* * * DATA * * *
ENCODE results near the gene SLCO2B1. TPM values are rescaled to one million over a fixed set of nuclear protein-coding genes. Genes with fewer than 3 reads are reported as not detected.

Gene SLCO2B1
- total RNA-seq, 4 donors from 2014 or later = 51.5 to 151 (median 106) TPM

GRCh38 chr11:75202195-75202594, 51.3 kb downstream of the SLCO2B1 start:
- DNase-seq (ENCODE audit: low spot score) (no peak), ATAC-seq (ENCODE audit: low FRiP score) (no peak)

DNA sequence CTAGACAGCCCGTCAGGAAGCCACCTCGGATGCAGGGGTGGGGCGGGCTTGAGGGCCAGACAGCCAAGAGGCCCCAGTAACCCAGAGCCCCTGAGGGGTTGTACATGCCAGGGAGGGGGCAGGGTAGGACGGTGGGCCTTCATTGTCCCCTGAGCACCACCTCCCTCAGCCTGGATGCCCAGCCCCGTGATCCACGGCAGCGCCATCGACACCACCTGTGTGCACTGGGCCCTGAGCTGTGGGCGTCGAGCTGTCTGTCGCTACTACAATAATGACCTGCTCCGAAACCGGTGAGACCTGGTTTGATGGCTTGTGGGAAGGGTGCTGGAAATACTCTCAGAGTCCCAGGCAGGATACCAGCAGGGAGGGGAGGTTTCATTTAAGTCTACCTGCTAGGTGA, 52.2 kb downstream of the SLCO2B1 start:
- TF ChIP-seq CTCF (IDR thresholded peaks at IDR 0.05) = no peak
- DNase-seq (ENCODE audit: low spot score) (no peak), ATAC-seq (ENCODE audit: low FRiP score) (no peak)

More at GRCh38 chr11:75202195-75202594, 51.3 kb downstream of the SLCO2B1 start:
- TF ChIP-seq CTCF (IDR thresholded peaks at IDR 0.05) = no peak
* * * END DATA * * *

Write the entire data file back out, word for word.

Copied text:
ENCODE results near the gene SLCO2B1. TPM values are rescaled to one million over a fixed set of nuclear protein-coding genes. Genes with fewer than 3 reads are reported as not detected.

Gene SLCO2B1
- total RNA-seq, 4 donors from 2014 or later = 51.5 to 151 (median 106) TPM

GRCh38 chr11:75202195-75202594, 51.3 kb downstream of the SLCO2B1 start:
- DNase-seq (ENCODE audit: low spot score) (no peak), ATAC-seq (ENCODE audit: low FRiP score) (no peak)

DNA sequence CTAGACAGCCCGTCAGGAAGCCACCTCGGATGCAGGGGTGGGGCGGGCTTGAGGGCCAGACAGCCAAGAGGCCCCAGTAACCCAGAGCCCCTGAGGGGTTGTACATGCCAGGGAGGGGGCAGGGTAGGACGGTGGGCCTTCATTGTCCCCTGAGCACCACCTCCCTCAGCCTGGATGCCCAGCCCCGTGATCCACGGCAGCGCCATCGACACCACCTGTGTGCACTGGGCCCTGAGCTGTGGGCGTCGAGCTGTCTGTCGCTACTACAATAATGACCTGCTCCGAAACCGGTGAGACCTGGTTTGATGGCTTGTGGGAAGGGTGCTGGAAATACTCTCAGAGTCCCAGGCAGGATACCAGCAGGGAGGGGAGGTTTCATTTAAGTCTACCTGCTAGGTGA, 52.2 kb downstream of the SLCO2B1 start:
- TF ChIP-seq CTCF (IDR thresholded peaks at IDR 0.05) = no peak
- DNase-seq (ENCODE audit: low spot score) (no peak), ATAC-seq (ENCODE audit: low FRiP score) (no peak)

More at GRCh38 chr11:75202195-75202594, 51.3 kb downstream of the SLCO2B1 start:
- TF ChIP-seq CTCF (IDR thresholded peaks at IDR 0.05) = no peak